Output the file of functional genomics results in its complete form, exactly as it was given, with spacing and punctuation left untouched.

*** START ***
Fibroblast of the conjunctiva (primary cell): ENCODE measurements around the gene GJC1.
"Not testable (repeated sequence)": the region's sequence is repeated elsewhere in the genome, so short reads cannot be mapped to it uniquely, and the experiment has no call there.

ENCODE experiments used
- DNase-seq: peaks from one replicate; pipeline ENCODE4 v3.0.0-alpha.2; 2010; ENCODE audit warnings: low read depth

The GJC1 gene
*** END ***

Fibroblast of the conjunctiva (primary cell): ENCODE measurements around the gene GJC1.
"Not testable (repeated sequence)": the region's sequence is repeated elsewhere in the genome, so short reads cannot be mapped to it uniquely, and the experiment has no call there.

ENCODE experiments used
- DNase-seq: peaks from one replicate; pipeline ENCODE4 v3.0.0-alpha.2; 2010; ENCODE audit warnings: low read depth

The GJC1 gene